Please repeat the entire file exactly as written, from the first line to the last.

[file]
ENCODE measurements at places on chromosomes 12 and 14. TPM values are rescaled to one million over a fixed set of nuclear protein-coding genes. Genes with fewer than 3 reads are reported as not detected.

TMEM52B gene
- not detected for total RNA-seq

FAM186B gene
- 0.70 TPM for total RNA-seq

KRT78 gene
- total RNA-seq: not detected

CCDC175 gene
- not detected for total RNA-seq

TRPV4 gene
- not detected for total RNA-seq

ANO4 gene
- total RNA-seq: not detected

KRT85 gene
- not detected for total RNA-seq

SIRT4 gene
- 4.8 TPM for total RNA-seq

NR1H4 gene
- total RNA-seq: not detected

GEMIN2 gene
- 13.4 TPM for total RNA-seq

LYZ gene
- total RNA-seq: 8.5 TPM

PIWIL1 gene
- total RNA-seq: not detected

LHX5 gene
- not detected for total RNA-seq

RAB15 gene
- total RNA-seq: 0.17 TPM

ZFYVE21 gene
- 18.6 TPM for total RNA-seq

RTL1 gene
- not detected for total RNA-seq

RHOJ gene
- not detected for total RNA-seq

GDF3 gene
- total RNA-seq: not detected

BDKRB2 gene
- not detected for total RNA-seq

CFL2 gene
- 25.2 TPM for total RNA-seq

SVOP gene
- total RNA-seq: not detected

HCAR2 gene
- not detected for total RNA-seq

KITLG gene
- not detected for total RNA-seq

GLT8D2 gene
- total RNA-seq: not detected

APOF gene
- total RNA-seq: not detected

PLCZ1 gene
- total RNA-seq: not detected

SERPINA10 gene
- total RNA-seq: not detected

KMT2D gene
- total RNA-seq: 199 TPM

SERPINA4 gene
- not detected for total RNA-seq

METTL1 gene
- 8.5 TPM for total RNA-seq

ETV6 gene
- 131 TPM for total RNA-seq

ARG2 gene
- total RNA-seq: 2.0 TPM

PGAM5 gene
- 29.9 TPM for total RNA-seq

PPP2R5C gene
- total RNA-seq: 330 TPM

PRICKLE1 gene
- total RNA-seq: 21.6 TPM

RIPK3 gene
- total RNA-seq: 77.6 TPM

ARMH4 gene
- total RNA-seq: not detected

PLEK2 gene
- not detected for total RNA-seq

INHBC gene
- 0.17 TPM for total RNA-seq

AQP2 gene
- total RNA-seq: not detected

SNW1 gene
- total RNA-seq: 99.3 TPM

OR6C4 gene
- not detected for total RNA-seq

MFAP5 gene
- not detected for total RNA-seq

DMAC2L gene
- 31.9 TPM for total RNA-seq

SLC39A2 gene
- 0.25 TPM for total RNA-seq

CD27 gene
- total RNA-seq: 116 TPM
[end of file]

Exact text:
ENCODE measurements at places on chromosomes 12 and 14. TPM values are rescaled to one million over a fixed set of nuclear protein-coding genes. Genes with fewer than 3 reads are reported as not detected.

TMEM52B gene
- not detected for total RNA-seq

FAM186B gene
- 0.70 TPM for total RNA-seq

KRT78 gene
- total RNA-seq: not detected

CCDC175 gene
- not detected for total RNA-seq

TRPV4 gene
- not detected for total RNA-seq

ANO4 gene
- total RNA-seq: not detected

KRT85 gene
- not detected for total RNA-seq

SIRT4 gene
- 4.8 TPM for total RNA-seq

NR1H4 gene
- total RNA-seq: not detected

GEMIN2 gene
- 13.4 TPM for total RNA-seq

LYZ gene
- total RNA-seq: 8.5 TPM

PIWIL1 gene
- total RNA-seq: not detected

LHX5 gene
- not detected for total RNA-seq

RAB15 gene
- total RNA-seq: 0.17 TPM

ZFYVE21 gene
- 18.6 TPM for total RNA-seq

RTL1 gene
- not detected for total RNA-seq

RHOJ gene
- not detected for total RNA-seq

GDF3 gene
- total RNA-seq: not detected

BDKRB2 gene
- not detected for total RNA-seq

CFL2 gene
- 25.2 TPM for total RNA-seq

SVOP gene
- total RNA-seq: not detected

HCAR2 gene
- not detected for total RNA-seq

KITLG gene
- not detected for total RNA-seq

GLT8D2 gene
- total RNA-seq: not detected

APOF gene
- total RNA-seq: not detected

PLCZ1 gene
- total RNA-seq: not detected

SERPINA10 gene
- total RNA-seq: not detected

KMT2D gene
- total RNA-seq: 199 TPM

SERPINA4 gene
- not detected for total RNA-seq

METTL1 gene
- 8.5 TPM for total RNA-seq

ETV6 gene
- 131 TPM for total RNA-seq

ARG2 gene
- total RNA-seq: 2.0 TPM

PGAM5 gene
- 29.9 TPM for total RNA-seq

PPP2R5C gene
- total RNA-seq: 330 TPM

PRICKLE1 gene
- total RNA-seq: 21.6 TPM

RIPK3 gene
- total RNA-seq: 77.6 TPM

ARMH4 gene
- total RNA-seq: not detected

PLEK2 gene
- not detected for total RNA-seq

INHBC gene
- 0.17 TPM for total RNA-seq

AQP2 gene
- total RNA-seq: not detected

SNW1 gene
- total RNA-seq: 99.3 TPM

OR6C4 gene
- not detected for total RNA-seq

MFAP5 gene
- not detected for total RNA-seq

DMAC2L gene
- 31.9 TPM for total RNA-seq

SLC39A2 gene
- 0.25 TPM for total RNA-seq

CD27 gene
- total RNA-seq: 116 TPM